There is so much small business owners need to know to operate at peak performance. Luckily we live in the Information Age with plentiful resources. To help you sift through some of the data, every week we’re going to look at three business books and the lessons you can learn from reading them.
The Birth of a Brand: Launching Your Entrepreneurial Passion and Soul ($24)
By Brian Smith
The Birth of a Brand, which will be released in December, is intended to show entrepreneurs “how to find their passion and follow it to a rewarding, happy life.”
Brian Smith is certainly qualified to guide us through this endeavor—he’s the founder of the iconic UGG Australia brand. His guiding principle is that businesses need to be nurtured. He says, “You can’t give birth to adults. Every company is conceived as an idea and birthed into reality.”
Smith delivers his wisdom by telling us the UGG story from birth to maturity, starting from how he was inspired to start the company after seeing an ad in Surfer magazine, and including the time the company was on “life support” and he considered giving up.
The First Mile: A Launch Manual for Getting Great Ideas Into the Market ($25)
In the world of innovation, the “first mile” is when your ideas move from planning to reality. It’s also, says Scott D. Anthony, the managing partner of Innosight, a strategy and innovation consulting firm, the time when “hidden traps snare entrepreneurs.” And in fact, most innovative ideas don’t make it through that first mile.
Anthony aims to change that by guiding you step-by-step through the innovation process. There’s a lot of solid advice in The First Mile. For instance, Anthony argues that most times, the ideas aren’t what derails innovators, it’s the process—or lack thereof. He warns that too many businesses are plagued by “zombie projects,” which suck up resources that would be better devoted to other ideas.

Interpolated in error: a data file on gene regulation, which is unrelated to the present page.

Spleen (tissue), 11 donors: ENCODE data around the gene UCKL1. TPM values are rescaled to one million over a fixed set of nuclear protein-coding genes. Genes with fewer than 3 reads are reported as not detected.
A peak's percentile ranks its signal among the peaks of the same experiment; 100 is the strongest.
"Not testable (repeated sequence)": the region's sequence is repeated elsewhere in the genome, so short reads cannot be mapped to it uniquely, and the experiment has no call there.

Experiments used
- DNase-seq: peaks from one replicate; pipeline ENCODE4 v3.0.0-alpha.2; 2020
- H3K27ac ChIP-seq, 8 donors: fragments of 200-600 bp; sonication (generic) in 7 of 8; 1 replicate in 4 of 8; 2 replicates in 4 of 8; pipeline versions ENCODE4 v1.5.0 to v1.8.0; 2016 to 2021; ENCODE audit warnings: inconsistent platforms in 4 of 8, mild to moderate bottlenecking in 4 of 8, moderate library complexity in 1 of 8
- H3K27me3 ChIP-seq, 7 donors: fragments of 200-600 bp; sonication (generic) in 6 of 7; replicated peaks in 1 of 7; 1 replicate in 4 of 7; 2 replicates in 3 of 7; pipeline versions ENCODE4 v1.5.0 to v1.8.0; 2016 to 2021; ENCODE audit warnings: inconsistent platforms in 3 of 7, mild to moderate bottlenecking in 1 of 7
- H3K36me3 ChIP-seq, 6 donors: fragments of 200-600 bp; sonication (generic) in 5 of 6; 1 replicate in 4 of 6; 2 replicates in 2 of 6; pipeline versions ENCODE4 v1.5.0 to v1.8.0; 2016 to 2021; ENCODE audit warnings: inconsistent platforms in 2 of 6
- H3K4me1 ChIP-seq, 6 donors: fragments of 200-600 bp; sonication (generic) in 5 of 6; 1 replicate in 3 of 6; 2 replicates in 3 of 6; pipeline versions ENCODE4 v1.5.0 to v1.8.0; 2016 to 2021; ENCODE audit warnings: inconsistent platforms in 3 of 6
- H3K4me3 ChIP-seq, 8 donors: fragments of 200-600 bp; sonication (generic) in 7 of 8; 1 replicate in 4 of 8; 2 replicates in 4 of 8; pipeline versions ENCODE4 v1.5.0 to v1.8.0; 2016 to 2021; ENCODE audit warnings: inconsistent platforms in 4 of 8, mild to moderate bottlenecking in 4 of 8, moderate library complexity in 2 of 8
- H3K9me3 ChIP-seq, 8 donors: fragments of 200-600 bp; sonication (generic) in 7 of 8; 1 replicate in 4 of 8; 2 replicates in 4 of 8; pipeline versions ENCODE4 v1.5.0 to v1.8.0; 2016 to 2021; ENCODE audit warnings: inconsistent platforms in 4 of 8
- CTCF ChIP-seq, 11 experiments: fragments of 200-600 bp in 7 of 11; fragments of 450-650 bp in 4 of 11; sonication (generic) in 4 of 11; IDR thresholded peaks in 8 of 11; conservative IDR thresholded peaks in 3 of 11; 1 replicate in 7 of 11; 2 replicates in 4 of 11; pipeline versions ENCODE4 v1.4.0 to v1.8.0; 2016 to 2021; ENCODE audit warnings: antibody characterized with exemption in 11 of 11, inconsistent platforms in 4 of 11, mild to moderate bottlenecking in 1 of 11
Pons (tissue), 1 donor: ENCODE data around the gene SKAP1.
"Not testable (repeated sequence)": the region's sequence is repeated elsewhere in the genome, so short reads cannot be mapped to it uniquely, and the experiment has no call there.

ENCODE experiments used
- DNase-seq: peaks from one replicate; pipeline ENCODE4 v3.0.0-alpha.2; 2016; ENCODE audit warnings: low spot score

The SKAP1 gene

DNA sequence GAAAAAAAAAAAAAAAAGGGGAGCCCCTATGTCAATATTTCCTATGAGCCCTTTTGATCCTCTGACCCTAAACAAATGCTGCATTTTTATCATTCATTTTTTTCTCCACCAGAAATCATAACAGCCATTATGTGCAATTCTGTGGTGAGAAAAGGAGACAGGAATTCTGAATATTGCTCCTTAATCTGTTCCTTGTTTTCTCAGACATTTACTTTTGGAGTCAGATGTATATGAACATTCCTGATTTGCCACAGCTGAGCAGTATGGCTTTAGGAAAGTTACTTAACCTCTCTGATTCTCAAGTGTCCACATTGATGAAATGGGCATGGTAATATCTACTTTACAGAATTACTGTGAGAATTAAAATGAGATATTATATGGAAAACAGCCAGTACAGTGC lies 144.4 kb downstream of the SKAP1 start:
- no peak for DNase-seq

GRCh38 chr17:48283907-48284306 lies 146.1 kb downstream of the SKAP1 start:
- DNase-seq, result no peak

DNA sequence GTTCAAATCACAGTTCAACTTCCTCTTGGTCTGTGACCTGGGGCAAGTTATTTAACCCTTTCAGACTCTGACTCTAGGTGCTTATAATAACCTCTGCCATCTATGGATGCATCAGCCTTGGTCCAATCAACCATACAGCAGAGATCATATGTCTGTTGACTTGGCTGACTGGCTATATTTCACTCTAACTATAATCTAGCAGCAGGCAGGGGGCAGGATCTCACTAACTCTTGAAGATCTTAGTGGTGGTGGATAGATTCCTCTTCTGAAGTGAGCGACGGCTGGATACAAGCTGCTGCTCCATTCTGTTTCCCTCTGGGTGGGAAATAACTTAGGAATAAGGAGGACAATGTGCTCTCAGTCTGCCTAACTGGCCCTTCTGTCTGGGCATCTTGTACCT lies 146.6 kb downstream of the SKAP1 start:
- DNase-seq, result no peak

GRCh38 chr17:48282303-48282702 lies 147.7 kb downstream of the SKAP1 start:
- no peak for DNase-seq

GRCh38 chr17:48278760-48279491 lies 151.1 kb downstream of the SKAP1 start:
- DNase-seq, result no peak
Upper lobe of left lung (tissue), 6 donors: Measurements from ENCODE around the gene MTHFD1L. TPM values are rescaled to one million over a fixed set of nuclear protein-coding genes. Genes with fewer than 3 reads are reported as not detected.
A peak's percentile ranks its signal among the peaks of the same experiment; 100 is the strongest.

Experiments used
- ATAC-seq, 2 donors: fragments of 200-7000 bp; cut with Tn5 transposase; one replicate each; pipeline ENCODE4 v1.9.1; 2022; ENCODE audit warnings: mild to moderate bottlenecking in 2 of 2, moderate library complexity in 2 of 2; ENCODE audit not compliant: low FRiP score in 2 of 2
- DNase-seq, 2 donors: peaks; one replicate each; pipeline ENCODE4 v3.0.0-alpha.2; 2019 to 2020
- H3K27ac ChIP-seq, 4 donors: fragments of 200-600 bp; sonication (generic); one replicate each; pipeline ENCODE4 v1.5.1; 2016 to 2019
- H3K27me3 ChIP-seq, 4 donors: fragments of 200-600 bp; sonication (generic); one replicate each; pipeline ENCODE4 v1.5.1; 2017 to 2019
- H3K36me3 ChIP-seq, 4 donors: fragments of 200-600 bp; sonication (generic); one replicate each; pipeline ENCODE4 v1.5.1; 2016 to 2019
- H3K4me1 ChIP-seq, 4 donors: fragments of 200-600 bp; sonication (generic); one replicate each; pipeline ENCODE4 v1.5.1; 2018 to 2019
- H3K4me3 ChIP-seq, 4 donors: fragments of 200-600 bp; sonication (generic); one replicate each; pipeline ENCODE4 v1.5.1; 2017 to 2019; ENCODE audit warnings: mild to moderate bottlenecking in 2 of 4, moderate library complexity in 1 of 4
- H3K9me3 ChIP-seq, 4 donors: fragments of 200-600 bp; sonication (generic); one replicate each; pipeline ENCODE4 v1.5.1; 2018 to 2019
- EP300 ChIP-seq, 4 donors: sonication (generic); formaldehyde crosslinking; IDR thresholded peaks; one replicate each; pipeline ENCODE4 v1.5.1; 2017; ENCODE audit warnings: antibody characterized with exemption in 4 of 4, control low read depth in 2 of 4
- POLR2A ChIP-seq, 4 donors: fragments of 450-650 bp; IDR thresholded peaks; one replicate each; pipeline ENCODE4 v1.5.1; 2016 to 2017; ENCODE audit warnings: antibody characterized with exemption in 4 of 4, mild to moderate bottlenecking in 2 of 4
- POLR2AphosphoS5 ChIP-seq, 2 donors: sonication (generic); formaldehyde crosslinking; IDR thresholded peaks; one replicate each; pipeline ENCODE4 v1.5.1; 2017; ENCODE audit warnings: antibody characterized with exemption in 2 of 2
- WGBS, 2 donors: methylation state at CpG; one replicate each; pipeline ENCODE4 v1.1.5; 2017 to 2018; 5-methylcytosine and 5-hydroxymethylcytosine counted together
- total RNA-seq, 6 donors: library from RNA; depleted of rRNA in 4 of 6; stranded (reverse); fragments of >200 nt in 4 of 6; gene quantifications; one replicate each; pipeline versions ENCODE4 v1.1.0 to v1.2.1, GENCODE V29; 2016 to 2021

Overconfidence is one of the most common traps innovative entrepreneurs fall into, Anthony says. He advises readers to “test every single market and business assumption you make” and warns against believing your own financial projections.
The Tastemakers: Why We’re Crazy for Cupcakes but Fed Up With Fondue ($25.99)
By David Sax
I write about food trends all the time, so I really enjoyed reading The Tastemakers. David Sax specializes in writing about food and business, and his first book, Save the Deli, was a bestseller.
Sax explains how food trends come and go (yesterday’s pomegranate seeds or acai berries are today’s chia seeds, which have likely already been replaced by a new superfood).
Sax argues that the rise and fall of some foods is driven not necessarily by consumer demand, but by “influence, money and activism.” My favorite chapter is “Baconomics 101,” which explores the rapid rise of bacon’s popularity, despite the fact, as Sax points out, “There’s nothing new about bacon.”
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